Breathing new life into a case that has strained relations with the US, Colombia's attorney general has charged three air force members with involuntary manslaughter for dropping a bomb that killed 17 civilians during a 1998 battle with leftist rebels. \nThe three helicopter crew members -- air force Captain Cesar Romero, 1st Lieutenant Johan Jimenez and an enlisted man, technician Hector Mario Hernandez -- will face trial in a civilian court on involuntary manslaughter charges stemming from the December 1998 attack near the northeastern village of Santo Domingo, the attorney general's office announced. \nIn a statement released late Friday, the attorney general's office said it appeared the air force members did not realize there were civilians in the area when they dropped the bomb during a battle with a group of rebels from the Revolutionary Armed Forces of Colombia, or FARC. The bomb killed 17 civilians and wounded 25 others, the attorney general's office said. \n"Evidence shows that [they] did not intend to inflict harm upon the civilian population," the statement said. "Rather, it shows a lack of foresight in using this type of war equipment." \nConstant delays in the case prompted Washington to suspend military aid to the First Aerial Command Unit, the outfit involved in the attack, earlier this year. In August, General Hector Velasco retired as commander of the air force amid US complaints that he had stalled probes into the attack. \nFor nearly five years, the air force denied responsibility for the attack. Velasco said the deaths were caused by a rebel truck bomb, even though a forensic analysis by the US FBI concluded the shrapnel was consistent with that of a fragmentation bomb dropped from the air. \nThe new air force chief, General Edgar Lesmez, finally acknowledged in October that the helicopter did indeed drop a bomb, but said it was aimed at a group of FARC rebels.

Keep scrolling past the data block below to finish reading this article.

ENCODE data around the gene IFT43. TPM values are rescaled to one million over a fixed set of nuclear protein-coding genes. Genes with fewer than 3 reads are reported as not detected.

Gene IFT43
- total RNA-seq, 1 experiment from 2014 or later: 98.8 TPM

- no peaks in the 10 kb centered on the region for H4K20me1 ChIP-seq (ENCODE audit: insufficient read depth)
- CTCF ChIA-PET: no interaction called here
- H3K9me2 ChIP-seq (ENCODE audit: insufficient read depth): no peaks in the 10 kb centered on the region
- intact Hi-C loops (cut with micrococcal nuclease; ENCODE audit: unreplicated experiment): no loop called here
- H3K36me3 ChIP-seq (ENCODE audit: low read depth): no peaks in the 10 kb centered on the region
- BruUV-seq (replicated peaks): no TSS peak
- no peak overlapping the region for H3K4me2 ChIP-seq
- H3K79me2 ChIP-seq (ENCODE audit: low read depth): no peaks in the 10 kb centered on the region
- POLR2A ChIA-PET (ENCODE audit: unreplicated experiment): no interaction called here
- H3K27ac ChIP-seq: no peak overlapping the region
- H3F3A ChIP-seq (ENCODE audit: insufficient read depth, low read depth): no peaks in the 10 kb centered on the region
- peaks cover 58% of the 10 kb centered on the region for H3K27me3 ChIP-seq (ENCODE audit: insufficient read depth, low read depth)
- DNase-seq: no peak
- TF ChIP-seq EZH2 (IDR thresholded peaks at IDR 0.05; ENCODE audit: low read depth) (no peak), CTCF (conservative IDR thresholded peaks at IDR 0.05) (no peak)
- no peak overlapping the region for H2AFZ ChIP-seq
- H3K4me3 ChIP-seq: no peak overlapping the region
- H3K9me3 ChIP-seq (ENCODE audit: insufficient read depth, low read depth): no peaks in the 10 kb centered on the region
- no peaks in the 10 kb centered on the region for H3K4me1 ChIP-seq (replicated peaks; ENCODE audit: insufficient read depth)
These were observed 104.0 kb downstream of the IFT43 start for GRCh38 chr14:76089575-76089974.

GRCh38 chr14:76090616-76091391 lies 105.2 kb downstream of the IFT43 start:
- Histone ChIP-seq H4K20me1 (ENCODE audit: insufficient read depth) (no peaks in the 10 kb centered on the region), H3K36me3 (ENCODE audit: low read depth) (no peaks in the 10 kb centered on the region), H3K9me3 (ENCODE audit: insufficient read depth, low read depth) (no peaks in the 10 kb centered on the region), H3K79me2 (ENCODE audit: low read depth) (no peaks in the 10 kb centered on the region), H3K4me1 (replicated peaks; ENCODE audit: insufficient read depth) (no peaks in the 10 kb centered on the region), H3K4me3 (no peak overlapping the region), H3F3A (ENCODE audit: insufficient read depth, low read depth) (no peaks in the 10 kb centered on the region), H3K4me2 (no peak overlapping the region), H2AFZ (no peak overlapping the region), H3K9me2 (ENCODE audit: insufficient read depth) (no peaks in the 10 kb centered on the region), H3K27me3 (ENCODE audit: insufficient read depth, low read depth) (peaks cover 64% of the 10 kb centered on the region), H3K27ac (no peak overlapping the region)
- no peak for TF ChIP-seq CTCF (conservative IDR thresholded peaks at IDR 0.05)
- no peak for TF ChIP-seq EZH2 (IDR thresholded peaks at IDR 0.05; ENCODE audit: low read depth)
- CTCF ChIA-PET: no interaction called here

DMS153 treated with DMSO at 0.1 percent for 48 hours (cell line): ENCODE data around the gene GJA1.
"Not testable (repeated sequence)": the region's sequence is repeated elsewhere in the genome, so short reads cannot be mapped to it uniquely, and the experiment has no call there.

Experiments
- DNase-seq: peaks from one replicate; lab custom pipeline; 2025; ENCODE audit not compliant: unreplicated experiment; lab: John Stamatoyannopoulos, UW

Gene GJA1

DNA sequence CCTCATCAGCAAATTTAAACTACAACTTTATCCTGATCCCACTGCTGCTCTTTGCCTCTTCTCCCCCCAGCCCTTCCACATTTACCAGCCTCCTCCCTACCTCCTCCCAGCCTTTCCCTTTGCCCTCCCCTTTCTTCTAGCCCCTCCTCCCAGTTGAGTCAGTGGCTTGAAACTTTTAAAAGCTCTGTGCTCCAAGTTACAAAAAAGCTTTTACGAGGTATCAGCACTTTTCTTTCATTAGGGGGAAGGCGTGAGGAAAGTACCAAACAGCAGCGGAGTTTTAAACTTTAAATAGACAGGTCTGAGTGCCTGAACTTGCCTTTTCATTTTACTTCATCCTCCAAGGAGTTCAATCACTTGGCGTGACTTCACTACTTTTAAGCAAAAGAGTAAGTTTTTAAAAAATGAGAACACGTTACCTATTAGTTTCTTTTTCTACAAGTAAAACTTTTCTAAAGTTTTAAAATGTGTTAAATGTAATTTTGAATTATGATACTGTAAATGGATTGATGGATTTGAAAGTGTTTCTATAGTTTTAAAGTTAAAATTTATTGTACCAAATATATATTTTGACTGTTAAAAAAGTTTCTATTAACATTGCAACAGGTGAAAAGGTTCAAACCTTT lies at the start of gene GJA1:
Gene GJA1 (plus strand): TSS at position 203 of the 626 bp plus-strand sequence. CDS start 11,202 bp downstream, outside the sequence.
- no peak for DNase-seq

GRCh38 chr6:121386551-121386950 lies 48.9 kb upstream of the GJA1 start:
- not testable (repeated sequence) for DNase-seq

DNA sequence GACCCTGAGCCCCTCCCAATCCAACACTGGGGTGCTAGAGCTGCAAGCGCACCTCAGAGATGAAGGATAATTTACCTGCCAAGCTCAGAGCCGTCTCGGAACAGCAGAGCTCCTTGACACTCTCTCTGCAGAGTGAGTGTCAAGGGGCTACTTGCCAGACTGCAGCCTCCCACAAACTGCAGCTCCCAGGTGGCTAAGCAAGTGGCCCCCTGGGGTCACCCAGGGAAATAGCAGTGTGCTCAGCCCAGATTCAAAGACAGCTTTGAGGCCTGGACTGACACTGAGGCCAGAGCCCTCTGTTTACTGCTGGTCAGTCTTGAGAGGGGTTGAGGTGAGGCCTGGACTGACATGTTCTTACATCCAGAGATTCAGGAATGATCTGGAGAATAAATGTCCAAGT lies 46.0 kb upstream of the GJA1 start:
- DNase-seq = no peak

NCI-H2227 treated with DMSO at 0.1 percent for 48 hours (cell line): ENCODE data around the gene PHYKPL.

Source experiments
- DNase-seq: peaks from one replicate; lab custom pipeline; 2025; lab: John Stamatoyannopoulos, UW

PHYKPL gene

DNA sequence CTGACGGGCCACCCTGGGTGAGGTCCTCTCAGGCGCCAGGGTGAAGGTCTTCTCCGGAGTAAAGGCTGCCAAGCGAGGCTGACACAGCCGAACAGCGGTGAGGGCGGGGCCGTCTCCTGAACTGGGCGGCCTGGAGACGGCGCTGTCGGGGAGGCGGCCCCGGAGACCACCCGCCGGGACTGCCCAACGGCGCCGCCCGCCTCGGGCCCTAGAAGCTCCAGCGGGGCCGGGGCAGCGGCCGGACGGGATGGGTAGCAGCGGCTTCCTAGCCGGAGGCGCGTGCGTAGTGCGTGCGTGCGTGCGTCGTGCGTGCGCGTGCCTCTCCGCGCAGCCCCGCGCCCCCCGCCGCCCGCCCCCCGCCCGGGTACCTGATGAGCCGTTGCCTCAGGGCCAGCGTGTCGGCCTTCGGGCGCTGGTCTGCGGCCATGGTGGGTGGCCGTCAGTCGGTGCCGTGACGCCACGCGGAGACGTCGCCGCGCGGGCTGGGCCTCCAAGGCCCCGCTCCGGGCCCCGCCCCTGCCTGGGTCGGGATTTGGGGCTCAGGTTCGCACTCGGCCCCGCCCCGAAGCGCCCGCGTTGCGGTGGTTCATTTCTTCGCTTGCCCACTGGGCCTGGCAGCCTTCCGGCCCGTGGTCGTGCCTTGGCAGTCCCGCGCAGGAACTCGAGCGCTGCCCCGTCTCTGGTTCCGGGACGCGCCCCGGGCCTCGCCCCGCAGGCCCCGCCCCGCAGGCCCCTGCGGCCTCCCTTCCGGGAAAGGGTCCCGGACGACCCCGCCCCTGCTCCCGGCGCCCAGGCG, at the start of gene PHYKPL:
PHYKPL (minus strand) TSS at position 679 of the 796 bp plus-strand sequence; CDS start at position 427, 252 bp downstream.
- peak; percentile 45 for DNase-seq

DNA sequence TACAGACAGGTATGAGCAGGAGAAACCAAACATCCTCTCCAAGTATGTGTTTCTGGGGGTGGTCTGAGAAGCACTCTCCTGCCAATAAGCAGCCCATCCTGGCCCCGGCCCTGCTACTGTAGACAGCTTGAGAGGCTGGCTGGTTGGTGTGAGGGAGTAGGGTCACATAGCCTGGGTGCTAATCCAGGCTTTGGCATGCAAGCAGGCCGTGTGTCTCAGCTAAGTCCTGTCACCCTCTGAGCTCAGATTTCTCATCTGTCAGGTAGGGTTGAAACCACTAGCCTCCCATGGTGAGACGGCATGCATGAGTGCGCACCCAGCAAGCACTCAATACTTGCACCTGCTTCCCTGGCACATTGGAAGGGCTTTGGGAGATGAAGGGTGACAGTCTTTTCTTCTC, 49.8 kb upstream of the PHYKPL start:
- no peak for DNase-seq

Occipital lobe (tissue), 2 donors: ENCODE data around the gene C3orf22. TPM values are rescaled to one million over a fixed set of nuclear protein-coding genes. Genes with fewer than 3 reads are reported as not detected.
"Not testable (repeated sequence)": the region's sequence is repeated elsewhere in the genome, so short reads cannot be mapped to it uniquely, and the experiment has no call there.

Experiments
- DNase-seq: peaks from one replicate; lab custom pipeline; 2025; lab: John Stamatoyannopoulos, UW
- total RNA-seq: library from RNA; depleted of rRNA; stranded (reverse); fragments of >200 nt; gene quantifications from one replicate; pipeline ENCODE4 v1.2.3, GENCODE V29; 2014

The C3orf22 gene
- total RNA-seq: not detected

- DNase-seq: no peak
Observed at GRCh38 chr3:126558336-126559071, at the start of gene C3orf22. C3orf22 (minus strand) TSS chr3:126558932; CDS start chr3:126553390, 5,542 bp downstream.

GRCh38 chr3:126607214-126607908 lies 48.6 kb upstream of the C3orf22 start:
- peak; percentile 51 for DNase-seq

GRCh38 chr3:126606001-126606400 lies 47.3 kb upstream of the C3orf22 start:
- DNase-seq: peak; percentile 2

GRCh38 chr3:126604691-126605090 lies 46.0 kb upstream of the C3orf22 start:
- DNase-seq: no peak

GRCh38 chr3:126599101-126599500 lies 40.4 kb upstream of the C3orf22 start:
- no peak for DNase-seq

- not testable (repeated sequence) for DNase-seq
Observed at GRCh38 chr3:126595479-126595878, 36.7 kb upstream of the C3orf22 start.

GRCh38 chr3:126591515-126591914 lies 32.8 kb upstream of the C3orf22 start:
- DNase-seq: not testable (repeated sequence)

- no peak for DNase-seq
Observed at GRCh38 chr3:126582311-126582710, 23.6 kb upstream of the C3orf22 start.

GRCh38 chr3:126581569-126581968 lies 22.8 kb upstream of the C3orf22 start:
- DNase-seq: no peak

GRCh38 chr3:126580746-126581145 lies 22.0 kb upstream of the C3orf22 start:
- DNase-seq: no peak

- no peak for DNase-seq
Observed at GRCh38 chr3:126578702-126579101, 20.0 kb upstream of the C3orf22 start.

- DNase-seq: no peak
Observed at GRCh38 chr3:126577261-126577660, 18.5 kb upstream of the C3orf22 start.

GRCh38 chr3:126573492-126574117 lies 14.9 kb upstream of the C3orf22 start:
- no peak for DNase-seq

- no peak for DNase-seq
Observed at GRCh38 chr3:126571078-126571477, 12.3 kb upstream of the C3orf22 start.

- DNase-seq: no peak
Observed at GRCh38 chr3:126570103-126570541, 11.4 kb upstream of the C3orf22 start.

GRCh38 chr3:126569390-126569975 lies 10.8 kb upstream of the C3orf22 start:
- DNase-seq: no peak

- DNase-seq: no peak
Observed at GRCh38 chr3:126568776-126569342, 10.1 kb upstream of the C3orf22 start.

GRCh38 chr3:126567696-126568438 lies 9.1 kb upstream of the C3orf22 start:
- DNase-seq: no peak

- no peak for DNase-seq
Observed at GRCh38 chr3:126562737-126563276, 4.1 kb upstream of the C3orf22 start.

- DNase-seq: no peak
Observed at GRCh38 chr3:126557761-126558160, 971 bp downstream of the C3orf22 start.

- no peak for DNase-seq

THE ANSWER? The drug uses neutralizing antibodies produced by the human immune system, which the team isolated from the blood of 60 recovered patients A Chinese laboratory has been developing a drug it believes has the power to bring the COVID-19 pandemic to a halt. A drug being tested by scientists at Peking University could not only shorten the recovery time for those infected, but even offer short-term immunity from the coronavirus, researchers said. Sunney Xie (謝曉亮), director of the university’s Beijing Advanced Innovation Center for Genomics, said that the drug had been successful in animal testing. “When we injected neutralizing antibodies into infected mice, after five days the viral load was reduced by a factor of 2,500,” Xie said. “That means this potential drug has [a]
It was a much-anticipated milestone likely hastened by COVID-19: New Zealand has reached a population of 5 million people, after citizens and residents rushed home when borders began to close due to the pandemic. New Zealand grew from 4 million to 5 million in 17 years, the quickest rate of growth in the nation’s modern history, Statistics New Zealand said. Migration has been the chief driver for the population of the island-nation, which increased by half a million people in the past six years alone. “The global COVID-19 pandemic has caused unusual international travel and migration patterns in recent months,” Statistics New
‘SERIOUS QUESTIONS’: Three US senators sent a letter to the US commerce secretary asking whether the project ‘takes into consideration national security requirements’ US Senator Chuck Schumer and two other Democratic colleagues have written to top US administration officials asking for details of Taiwan Semiconductor Manufacturing Co Ltd’s (TSMC) plan to build a US$12 billion fab in Arizona. Hsinchu-based TSMC on Thursday last week announced that it would build a plant to make 5 nanometer chips by 2024 that would have the capacity to produce 20,000 semiconductor wafers per month. The world’s biggest contract chipmaker already has one chipmaking fab in Camas, Washington, and design centers in Austin, Texas, and San Jose, California. It said it planned to start construction in Arizona next year and
MOM’S LONG CAMPAIGN: Mao Yin had been brought up in Mianyang, Sichuan Province, without any idea that he was the target of a decades-long, high-profile search A Chinese man who was stolen from his family as a toddler has been reunited with his parents after 32 years. Mao Yin (毛寅), then two-and-a-half years old, was snatched in 1988 when he was walking home from nursery with his father. His parents finally embraced him again on Monday in Xian, where he was born. After Mao vanished, his mother Li Jingzhi (李靜芝) quit her job and launched a decades-long search for her son, that included sending out more than 100,000 flyers and appearing on numerous TV shows. That long campaign helped 29 other families find their own missing children and made